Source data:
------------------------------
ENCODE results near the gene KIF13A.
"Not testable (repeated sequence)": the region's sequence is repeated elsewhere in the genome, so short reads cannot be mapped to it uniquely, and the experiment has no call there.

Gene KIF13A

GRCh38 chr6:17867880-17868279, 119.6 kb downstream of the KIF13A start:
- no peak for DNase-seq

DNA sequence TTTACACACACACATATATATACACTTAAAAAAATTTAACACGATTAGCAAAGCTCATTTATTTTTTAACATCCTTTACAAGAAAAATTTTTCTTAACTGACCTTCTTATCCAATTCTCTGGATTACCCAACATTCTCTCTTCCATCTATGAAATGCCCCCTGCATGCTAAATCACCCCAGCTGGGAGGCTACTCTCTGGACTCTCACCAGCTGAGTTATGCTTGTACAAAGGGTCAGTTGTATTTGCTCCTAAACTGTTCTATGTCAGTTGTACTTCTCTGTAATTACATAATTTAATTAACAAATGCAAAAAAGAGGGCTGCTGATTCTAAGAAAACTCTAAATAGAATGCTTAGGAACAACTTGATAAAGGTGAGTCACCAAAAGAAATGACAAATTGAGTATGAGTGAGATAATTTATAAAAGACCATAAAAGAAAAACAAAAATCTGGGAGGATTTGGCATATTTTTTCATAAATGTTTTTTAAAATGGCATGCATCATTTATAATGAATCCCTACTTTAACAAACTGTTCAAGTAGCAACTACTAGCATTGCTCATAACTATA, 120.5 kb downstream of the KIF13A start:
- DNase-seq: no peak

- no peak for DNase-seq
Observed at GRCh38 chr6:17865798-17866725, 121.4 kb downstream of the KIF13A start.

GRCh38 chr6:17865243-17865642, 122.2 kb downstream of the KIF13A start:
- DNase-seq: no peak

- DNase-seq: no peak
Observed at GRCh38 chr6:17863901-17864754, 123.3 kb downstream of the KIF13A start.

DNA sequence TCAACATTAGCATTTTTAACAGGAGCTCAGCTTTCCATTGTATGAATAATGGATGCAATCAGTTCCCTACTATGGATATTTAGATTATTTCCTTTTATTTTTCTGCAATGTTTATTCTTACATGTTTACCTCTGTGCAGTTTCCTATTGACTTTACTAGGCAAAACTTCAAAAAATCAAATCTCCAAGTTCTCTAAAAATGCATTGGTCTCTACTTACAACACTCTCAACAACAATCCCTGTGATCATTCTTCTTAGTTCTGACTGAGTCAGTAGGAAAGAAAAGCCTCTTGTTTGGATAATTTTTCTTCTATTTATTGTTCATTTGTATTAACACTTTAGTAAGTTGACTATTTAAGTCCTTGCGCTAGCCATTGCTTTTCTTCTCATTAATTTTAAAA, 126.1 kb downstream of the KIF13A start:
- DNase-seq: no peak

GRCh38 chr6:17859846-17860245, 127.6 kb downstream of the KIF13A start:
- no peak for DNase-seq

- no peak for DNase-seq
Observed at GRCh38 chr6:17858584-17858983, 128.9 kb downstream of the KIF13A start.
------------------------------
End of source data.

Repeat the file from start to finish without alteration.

ENCODE results near the gene KIF13A.
"Not testable (repeated sequence)": the region's sequence is repeated elsewhere in the genome, so short reads cannot be mapped to it uniquely, and the experiment has no call there.

Gene KIF13A

GRCh38 chr6:17867880-17868279, 119.6 kb downstream of the KIF13A start:
- no peak for DNase-seq

DNA sequence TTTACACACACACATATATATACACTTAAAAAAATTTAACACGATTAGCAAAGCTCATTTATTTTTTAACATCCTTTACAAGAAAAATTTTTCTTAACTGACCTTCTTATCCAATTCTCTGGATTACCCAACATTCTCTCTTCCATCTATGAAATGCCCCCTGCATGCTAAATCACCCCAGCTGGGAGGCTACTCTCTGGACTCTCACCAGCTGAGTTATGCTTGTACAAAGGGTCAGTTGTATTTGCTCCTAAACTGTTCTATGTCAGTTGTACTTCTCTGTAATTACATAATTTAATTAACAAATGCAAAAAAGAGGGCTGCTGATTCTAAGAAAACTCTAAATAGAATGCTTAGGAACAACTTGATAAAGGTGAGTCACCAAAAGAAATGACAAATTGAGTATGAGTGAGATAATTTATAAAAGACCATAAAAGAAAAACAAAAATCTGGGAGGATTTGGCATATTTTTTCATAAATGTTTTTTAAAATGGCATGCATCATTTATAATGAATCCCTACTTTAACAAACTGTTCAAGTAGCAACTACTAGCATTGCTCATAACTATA, 120.5 kb downstream of the KIF13A start:
- DNase-seq: no peak

- no peak for DNase-seq
Observed at GRCh38 chr6:17865798-17866725, 121.4 kb downstream of the KIF13A start.

GRCh38 chr6:17865243-17865642, 122.2 kb downstream of the KIF13A start:
- DNase-seq: no peak

- DNase-seq: no peak
Observed at GRCh38 chr6:17863901-17864754, 123.3 kb downstream of the KIF13A start.

DNA sequence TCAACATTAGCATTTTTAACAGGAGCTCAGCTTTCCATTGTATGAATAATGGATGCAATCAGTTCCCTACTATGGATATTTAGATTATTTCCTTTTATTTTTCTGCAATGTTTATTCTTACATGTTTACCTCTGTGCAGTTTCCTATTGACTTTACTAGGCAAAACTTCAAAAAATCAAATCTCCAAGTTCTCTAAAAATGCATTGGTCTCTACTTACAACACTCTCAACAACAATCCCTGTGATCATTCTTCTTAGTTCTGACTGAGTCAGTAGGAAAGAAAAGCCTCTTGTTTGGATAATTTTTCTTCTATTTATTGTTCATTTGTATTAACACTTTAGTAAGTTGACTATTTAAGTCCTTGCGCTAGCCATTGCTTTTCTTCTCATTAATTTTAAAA, 126.1 kb downstream of the KIF13A start:
- DNase-seq: no peak

GRCh38 chr6:17859846-17860245, 127.6 kb downstream of the KIF13A start:
- no peak for DNase-seq

- no peak for DNase-seq
Observed at GRCh38 chr6:17858584-17858983, 128.9 kb downstream of the KIF13A start.